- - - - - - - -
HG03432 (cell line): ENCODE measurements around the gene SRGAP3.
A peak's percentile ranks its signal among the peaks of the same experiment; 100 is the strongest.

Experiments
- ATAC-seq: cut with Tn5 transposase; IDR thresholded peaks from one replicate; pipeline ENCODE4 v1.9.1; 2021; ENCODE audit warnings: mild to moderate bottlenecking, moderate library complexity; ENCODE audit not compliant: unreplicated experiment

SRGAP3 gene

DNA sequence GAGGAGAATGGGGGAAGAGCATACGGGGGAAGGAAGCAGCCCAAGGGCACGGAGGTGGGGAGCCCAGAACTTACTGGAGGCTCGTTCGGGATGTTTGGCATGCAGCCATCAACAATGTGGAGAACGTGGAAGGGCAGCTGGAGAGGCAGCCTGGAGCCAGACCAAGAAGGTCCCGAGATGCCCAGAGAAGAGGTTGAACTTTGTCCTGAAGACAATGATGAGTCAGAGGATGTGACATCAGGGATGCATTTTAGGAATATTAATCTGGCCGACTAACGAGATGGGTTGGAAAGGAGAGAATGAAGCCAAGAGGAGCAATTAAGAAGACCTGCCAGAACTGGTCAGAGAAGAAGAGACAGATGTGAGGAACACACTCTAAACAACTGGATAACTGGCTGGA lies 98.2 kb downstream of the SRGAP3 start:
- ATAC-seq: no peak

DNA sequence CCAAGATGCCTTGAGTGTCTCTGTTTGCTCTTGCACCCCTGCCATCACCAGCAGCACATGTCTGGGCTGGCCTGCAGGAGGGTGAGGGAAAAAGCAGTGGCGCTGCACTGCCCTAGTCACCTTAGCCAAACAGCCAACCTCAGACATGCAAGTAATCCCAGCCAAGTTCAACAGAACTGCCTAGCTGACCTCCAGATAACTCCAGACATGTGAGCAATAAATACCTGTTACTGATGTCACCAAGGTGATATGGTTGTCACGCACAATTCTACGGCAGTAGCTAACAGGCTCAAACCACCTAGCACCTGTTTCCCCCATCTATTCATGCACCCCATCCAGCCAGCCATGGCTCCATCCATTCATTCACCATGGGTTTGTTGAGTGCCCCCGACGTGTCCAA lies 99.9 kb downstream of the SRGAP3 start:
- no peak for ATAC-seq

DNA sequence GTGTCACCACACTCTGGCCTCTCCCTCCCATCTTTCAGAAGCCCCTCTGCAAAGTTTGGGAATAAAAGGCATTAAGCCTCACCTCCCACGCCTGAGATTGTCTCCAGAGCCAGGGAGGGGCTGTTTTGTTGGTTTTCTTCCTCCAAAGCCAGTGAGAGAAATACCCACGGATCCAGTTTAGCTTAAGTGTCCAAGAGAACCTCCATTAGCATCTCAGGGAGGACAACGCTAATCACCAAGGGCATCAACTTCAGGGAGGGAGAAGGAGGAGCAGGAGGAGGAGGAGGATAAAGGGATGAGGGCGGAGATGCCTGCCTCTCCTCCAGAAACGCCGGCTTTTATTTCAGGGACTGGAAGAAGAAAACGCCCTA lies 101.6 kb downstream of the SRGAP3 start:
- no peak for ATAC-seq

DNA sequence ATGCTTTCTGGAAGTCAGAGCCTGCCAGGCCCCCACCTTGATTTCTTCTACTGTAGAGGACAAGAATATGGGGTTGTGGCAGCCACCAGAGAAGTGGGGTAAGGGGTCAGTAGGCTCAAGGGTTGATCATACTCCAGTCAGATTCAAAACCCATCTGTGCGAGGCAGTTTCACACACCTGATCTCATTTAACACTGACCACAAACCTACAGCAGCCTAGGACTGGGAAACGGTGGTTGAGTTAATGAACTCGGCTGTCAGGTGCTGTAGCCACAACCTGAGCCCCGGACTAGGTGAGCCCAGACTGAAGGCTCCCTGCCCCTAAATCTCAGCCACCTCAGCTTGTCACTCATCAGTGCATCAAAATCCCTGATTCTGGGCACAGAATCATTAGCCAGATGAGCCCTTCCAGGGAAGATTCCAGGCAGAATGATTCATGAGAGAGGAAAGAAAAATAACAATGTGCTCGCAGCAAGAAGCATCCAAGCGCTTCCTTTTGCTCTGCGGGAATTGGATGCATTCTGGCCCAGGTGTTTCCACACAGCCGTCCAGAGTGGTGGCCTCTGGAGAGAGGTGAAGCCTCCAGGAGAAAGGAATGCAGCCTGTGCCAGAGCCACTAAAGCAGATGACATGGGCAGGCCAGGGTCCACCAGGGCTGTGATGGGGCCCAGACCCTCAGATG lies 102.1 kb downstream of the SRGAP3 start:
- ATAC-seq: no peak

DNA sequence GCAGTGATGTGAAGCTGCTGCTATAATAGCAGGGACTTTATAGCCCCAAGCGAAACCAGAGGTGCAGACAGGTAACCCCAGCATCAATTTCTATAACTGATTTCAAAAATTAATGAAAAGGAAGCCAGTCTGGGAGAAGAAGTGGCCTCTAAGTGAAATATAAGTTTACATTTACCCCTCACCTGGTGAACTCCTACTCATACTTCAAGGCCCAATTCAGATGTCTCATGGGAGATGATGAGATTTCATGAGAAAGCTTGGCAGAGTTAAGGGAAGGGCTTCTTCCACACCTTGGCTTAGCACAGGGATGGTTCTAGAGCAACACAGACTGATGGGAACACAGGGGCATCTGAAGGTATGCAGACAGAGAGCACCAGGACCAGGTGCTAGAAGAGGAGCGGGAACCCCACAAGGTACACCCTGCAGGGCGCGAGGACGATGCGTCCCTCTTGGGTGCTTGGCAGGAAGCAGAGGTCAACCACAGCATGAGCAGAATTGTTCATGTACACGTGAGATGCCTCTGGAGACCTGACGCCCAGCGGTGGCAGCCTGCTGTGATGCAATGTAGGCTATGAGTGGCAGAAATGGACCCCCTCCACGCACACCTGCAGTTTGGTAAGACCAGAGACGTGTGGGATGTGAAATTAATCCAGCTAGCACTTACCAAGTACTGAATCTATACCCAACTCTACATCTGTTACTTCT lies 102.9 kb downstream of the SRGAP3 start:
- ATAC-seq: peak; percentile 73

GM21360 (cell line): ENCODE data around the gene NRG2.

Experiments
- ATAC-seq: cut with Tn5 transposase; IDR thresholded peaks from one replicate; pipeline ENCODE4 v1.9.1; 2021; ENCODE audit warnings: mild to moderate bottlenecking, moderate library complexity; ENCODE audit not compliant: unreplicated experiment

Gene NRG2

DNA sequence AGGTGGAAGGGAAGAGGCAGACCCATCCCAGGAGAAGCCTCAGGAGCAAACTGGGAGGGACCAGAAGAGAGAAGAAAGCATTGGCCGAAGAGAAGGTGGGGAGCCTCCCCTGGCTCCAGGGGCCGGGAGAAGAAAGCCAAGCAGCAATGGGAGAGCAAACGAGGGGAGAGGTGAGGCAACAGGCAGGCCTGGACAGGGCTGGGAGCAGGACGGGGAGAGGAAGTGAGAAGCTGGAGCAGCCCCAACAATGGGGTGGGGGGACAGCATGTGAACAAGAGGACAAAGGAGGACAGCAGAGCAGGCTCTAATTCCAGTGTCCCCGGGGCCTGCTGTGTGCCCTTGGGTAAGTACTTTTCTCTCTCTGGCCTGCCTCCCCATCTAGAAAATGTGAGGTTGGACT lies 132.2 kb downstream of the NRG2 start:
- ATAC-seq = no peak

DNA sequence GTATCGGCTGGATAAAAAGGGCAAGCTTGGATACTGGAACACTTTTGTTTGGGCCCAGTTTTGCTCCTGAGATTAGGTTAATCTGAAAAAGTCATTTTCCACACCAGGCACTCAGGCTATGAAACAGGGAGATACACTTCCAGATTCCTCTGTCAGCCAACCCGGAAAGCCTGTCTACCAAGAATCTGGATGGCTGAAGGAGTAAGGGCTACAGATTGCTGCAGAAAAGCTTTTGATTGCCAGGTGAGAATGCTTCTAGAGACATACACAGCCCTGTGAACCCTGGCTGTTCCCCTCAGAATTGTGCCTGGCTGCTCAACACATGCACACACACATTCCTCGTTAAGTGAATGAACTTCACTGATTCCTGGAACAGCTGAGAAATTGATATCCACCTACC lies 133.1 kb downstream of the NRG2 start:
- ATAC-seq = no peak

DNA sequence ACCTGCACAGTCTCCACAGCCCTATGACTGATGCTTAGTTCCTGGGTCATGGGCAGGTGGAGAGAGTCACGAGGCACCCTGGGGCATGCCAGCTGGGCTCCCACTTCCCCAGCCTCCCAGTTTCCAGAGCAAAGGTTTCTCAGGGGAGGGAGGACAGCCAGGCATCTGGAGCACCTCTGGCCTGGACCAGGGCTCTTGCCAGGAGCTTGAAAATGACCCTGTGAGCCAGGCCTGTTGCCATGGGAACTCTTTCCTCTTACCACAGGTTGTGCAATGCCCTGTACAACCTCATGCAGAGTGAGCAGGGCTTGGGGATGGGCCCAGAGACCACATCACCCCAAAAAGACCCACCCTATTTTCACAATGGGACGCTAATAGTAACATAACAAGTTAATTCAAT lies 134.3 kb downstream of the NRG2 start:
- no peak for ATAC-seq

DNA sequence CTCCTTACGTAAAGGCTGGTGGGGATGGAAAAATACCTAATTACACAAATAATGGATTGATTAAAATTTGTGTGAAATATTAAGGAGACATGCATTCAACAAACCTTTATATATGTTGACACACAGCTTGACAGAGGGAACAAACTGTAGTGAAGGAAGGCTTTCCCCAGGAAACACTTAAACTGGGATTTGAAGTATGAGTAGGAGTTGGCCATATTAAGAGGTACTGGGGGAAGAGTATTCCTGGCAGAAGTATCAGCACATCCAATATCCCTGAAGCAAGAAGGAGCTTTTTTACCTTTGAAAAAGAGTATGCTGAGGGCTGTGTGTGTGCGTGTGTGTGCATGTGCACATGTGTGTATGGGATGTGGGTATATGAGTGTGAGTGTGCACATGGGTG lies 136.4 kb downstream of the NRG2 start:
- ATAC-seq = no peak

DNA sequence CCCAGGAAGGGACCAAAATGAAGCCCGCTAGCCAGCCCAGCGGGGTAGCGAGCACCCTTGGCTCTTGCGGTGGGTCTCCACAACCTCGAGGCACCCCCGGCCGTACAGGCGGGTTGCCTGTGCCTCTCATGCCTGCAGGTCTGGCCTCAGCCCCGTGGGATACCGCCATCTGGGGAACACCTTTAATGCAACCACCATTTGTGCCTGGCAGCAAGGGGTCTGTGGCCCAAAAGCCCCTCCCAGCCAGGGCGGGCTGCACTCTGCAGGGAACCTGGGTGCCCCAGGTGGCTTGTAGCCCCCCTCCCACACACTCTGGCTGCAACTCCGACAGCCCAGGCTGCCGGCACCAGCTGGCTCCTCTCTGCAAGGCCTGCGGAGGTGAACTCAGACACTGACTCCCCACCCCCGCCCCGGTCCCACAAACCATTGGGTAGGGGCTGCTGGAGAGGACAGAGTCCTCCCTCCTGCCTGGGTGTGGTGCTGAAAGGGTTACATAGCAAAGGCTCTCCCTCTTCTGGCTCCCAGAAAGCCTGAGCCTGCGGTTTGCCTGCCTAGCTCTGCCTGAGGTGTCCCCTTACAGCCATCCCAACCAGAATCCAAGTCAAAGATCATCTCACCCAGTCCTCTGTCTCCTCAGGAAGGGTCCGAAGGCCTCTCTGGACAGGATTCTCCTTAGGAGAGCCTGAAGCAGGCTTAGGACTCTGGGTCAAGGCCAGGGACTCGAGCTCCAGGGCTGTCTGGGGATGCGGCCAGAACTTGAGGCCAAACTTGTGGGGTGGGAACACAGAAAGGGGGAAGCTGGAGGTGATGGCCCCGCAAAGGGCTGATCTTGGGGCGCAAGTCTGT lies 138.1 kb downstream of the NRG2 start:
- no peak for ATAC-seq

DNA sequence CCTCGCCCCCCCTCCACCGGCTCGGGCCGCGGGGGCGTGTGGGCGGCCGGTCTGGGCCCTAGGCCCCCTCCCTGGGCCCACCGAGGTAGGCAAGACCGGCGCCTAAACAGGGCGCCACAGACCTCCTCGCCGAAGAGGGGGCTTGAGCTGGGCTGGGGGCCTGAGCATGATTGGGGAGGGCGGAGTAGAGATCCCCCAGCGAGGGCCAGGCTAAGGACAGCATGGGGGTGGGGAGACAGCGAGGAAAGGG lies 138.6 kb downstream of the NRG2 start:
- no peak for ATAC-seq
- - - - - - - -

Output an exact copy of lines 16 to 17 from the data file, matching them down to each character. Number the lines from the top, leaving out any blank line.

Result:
GM21360 (cell line): ENCODE data around the gene NRG2.

Experiments